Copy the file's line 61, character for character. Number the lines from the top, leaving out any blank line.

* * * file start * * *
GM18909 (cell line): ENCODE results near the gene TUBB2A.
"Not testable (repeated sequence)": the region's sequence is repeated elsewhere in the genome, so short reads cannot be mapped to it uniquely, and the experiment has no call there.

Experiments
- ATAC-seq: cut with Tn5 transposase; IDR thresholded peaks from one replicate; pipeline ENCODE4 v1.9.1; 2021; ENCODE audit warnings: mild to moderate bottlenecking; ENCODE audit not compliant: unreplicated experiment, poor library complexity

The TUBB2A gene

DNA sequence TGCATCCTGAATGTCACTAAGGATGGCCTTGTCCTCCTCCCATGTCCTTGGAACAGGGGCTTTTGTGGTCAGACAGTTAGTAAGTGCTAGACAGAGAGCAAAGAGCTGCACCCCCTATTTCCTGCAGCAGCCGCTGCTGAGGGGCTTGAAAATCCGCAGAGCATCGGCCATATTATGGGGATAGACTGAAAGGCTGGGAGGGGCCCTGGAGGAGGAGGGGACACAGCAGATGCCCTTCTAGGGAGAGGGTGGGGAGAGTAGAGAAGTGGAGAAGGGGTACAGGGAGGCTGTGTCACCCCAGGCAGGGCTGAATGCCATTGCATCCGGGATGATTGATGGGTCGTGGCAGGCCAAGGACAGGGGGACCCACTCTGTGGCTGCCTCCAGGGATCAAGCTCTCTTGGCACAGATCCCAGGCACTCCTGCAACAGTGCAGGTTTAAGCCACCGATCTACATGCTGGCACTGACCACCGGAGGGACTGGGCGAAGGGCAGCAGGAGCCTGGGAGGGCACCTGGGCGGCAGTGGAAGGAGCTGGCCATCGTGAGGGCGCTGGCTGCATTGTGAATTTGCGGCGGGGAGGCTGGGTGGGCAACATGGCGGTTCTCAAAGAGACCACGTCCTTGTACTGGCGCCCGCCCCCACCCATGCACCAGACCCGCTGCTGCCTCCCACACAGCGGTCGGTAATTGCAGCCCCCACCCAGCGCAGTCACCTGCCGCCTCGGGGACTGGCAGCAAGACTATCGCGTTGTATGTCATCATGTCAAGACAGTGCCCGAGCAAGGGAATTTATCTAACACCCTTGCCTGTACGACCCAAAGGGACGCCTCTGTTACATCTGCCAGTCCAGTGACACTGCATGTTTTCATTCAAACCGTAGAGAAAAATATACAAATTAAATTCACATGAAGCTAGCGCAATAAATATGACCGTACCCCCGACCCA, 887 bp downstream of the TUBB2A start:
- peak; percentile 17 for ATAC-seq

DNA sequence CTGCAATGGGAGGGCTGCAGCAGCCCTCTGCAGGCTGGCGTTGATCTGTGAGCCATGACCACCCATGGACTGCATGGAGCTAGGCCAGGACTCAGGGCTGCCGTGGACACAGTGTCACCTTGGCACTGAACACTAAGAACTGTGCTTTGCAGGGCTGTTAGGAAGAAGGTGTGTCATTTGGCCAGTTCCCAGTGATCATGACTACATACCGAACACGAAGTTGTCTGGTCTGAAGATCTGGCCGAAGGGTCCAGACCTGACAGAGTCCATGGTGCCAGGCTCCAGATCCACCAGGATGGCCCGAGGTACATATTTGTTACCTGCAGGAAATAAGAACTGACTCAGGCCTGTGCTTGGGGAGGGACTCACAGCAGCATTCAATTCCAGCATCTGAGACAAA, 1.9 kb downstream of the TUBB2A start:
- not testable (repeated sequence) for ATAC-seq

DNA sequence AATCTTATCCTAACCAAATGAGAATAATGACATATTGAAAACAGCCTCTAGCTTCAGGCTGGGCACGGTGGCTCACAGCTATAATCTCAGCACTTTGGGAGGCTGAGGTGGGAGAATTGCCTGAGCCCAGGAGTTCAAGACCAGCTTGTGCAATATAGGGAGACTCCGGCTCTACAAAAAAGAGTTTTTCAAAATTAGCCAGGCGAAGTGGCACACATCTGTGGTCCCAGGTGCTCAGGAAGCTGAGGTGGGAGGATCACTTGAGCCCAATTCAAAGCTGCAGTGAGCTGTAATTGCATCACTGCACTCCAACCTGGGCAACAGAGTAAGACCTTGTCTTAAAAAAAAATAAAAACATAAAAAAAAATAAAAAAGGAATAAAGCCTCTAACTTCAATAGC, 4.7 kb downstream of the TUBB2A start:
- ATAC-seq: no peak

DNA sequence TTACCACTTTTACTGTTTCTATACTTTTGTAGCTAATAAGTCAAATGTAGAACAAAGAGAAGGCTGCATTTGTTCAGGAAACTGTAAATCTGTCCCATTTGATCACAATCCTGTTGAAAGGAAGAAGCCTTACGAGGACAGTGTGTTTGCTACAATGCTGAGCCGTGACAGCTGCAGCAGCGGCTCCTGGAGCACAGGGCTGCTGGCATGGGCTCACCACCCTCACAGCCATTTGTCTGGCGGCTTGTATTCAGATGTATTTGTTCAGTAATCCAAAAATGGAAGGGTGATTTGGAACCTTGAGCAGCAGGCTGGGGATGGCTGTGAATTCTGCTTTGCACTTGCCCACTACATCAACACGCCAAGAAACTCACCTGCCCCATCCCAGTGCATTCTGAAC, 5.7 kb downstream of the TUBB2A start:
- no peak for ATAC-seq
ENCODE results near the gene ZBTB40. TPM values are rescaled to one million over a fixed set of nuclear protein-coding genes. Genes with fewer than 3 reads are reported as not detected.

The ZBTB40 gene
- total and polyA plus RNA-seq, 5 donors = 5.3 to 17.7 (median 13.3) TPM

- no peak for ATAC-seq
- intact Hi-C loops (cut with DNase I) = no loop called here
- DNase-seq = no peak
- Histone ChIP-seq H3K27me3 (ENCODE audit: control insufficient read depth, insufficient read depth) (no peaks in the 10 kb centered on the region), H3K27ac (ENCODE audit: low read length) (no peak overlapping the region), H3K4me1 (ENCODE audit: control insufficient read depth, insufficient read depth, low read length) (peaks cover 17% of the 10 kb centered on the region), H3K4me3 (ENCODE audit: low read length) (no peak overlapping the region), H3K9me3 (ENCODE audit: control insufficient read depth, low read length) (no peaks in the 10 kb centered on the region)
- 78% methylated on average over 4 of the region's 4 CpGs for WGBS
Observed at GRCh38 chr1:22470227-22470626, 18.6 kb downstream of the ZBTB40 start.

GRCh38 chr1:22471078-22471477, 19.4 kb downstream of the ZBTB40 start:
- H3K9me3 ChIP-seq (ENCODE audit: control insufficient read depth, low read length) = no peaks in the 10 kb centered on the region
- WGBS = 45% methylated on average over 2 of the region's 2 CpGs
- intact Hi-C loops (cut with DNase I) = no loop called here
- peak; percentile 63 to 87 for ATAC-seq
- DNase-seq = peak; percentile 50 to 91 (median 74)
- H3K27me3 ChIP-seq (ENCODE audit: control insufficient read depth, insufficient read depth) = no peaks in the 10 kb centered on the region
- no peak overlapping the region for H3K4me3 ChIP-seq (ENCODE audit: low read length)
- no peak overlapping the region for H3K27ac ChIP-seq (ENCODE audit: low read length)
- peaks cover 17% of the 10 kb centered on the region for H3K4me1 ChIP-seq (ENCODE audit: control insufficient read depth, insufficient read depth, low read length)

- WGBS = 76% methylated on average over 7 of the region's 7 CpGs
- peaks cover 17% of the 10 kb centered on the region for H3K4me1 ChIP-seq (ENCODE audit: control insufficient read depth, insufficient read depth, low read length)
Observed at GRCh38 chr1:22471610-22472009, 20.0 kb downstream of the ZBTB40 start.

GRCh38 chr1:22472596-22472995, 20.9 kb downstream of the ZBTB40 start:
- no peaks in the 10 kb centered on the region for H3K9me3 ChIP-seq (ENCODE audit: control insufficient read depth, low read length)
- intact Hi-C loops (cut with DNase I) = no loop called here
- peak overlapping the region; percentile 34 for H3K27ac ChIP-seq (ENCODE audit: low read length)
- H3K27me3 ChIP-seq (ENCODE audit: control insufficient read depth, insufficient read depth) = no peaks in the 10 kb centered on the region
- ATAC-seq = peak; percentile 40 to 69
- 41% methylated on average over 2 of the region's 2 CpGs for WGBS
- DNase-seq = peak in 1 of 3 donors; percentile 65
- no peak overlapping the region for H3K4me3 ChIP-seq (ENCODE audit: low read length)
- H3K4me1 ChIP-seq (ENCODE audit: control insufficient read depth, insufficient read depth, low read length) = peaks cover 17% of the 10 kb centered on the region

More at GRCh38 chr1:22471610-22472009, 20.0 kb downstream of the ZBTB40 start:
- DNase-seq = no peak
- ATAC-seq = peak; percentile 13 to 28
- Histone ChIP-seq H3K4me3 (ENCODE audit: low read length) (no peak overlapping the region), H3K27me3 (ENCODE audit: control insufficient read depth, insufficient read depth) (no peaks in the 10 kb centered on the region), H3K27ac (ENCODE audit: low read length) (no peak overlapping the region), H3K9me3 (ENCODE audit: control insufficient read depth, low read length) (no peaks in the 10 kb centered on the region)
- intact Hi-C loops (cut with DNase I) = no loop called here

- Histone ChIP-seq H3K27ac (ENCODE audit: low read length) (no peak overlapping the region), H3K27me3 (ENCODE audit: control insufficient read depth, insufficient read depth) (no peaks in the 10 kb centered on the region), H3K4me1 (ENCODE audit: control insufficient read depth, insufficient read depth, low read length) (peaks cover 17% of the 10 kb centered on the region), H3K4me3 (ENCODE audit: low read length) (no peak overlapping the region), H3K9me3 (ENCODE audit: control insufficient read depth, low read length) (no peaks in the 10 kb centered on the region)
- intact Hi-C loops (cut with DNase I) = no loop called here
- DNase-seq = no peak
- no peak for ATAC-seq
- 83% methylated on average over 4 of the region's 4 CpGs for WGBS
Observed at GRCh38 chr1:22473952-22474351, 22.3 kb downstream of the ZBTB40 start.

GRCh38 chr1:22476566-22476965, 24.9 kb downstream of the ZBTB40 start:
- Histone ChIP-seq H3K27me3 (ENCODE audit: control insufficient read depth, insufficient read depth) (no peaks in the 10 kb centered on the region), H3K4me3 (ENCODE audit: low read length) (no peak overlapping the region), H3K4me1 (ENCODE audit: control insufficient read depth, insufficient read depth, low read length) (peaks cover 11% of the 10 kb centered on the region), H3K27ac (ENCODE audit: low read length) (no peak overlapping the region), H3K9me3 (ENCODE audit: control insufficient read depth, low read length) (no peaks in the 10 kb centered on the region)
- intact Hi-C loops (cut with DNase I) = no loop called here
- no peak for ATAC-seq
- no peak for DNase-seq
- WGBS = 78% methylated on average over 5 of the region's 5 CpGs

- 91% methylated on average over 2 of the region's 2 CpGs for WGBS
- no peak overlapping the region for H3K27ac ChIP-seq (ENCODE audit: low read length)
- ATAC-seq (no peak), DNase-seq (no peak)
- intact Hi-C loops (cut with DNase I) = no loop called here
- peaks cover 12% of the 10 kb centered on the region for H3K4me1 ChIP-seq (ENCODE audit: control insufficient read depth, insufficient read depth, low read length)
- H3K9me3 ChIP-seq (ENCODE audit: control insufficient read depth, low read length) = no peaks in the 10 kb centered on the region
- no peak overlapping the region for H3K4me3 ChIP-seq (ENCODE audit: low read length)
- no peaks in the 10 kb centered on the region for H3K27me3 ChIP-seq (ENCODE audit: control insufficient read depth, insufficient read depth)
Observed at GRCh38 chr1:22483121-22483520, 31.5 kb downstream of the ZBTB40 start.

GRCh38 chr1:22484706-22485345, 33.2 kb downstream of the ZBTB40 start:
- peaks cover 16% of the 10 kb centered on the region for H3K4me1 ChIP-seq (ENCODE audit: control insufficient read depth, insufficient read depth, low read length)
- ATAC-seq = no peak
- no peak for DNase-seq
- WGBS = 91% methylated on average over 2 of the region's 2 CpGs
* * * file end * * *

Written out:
- no peak for DNase-seq